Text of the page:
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Not even 2nd Star Can Freshen Jake’s Women

This 1992 Neil Simon comedy was a snoozer in the 1996 film adaptation, and it remains drowsy in this productions.

photo courtesy of 2nd Star Productions Seated left to right are Aribeth Vogel Eckenrode, Jose de la Mar and Natalia Esteve. Standing left to right are Adele Degnan, Vivian Wingard, Janice Coffey, Lauren Fox and Heidi Toll.

Jake’s Women, 2nd Star Productions’ fall season opener, presents an attractive setting for some fine local talent. But despite a valiant effort on the company’s part, this 1992 Neil Simon comedy fails to grab the audience by the collar and draw them back for more. It was a snoozer in the 1996 film adaptation, even with an all-star cast headed by Alan Alda, and it remains drowsy in this production.

José de la Mar is excellent in the lead role as an emotionally distant writer whose controlling nature pushes his wife, Maggie (the strong and likeable Maribeth Vogel Eckenrode), to the brink of divorce. The bonfire they build early in Act I, though, dies to a pilot light by intermission, only to reignite mid-way through Act II with a brief scene starring Janice Coffey as Jake’s marvelous ditz of a girlfriend, Sheila. Adele Degnan also does a laudable job as his mothering therapist Edith. But good characters are not enough to shake the somnolent effect of the play’s dialogue.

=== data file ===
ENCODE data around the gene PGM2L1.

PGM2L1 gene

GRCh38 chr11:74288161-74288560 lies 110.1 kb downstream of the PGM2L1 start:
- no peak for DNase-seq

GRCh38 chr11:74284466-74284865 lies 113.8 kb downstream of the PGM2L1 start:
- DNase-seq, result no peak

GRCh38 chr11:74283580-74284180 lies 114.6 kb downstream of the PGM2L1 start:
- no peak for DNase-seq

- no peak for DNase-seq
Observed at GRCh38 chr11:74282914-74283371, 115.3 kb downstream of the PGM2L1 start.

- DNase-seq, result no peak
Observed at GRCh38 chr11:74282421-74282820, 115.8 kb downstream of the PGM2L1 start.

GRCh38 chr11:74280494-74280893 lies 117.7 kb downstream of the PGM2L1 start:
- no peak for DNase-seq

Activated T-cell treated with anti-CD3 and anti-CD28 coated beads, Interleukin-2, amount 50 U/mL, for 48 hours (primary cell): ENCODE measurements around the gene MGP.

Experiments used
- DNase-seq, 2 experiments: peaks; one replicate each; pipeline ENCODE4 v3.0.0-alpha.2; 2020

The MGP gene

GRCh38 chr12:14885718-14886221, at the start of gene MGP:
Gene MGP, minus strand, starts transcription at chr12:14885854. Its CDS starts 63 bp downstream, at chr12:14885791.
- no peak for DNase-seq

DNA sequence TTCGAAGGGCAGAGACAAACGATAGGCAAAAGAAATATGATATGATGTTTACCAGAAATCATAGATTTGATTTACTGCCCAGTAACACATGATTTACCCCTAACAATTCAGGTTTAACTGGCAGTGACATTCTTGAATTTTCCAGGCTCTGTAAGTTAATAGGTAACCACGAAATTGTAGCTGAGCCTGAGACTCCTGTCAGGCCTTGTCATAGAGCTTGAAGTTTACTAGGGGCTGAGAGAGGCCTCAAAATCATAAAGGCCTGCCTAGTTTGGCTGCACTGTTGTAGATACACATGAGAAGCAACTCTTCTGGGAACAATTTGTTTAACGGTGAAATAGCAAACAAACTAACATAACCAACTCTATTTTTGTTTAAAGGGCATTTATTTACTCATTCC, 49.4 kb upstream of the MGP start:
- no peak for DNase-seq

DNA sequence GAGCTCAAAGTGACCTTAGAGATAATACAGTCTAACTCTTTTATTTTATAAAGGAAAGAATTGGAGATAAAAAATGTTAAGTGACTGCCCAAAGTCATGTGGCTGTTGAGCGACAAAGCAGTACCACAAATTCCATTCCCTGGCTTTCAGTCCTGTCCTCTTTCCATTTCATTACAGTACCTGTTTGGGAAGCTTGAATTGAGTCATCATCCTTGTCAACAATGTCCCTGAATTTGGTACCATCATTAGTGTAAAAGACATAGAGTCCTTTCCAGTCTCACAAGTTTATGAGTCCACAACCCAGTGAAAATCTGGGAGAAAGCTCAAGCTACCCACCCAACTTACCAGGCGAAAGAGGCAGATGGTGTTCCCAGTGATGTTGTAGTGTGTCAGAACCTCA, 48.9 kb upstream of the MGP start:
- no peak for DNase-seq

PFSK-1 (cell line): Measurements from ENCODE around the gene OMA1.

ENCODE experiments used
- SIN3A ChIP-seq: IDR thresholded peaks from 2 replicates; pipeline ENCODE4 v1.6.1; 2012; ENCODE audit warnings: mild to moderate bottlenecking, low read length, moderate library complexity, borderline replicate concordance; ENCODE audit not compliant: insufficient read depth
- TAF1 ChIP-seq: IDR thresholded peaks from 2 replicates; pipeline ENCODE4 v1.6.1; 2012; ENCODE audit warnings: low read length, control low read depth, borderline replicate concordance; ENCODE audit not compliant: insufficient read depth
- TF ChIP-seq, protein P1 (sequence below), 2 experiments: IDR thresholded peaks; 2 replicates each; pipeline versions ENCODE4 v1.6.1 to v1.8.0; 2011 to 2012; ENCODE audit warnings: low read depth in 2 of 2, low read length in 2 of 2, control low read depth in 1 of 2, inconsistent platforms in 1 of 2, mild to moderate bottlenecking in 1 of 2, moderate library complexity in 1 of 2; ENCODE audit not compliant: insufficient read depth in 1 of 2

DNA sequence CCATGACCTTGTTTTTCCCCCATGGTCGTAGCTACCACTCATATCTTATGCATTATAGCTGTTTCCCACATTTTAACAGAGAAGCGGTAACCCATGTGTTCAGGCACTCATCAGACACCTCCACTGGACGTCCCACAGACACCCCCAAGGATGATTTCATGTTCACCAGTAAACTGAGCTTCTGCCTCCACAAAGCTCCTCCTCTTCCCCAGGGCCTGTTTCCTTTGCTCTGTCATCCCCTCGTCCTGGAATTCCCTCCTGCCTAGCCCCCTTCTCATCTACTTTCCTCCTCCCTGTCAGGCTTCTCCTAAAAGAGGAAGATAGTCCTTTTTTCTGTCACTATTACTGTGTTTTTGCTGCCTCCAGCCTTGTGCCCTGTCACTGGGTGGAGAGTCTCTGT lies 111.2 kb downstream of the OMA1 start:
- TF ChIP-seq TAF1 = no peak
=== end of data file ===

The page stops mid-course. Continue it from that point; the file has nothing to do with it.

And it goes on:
Blame it on the script. Less funny ha-ha than funny weird, it depicts Jake as a brilliant daydreamer who relies on fantasy to cope with reality by imagining conversations with the leading ladies in his life: Maggie; Edith; Sheila; his clownish sister Karen (Heidi Toll); his one-dimensional deceased wife Julie (Natalia Esteve); and daughter Molly, adoring at age 13 (Vivian Wingard) and circumspect at age 21 (Lauren Fox.)

This plot device poses the questions of just when a coping mechanism becomes a crutch and whether a writer can suffer from too much imagination. It’s typical Simon fare for its contrived situations and urban neurotics who drink and whine too much about their crazy lives. But the one-liners are flat, and the narrative arc is self-indulgent and annoyingly absurd.

It’s a little Woody Allen — Analysis doesn’t cure you. It just makes you feel better between sessions — and a little Noel Coward (Blithe Spirits), both of whom are referenced in the play. It’s a little maudlin at times, and at its best it’s a comedy of errors when the visions interrupt each other. It’s even laugh-out-loud funny when Eckenrode apes an hysterical Coffey behind her back. Mostly, though, it’s just tiresome.

Technically speaking, the show uses subtle lighting cues and a split stage to clearly demarcate Jake’s dream world from his reality. Some of the costume choices, though, and Julie’s in particular, are less than character building and so unflattering that they distract from the action.

If you’re a Neil Simon buff, if you enjoy chaos or if you think an afternoon on the therapist’s couch sounds like fun, you might enjoy this show. If not, there’s always the November murder-mystery-musical spoof, Something’s Afoot, to look forward to.

Directed by Charles W. Maloney. Set and costumes by Jane B. Wingard. Lighting and sound by Garrett R. Hyde.

Playing thru the Bowie Playhouse thru Sept. 11 at 8pm FSa; 3pm Su at Bowie Playhouse, 199 White Marsh Park Dr., Bowie. $20: 410-757-5700; www.2ndstarproductions.com.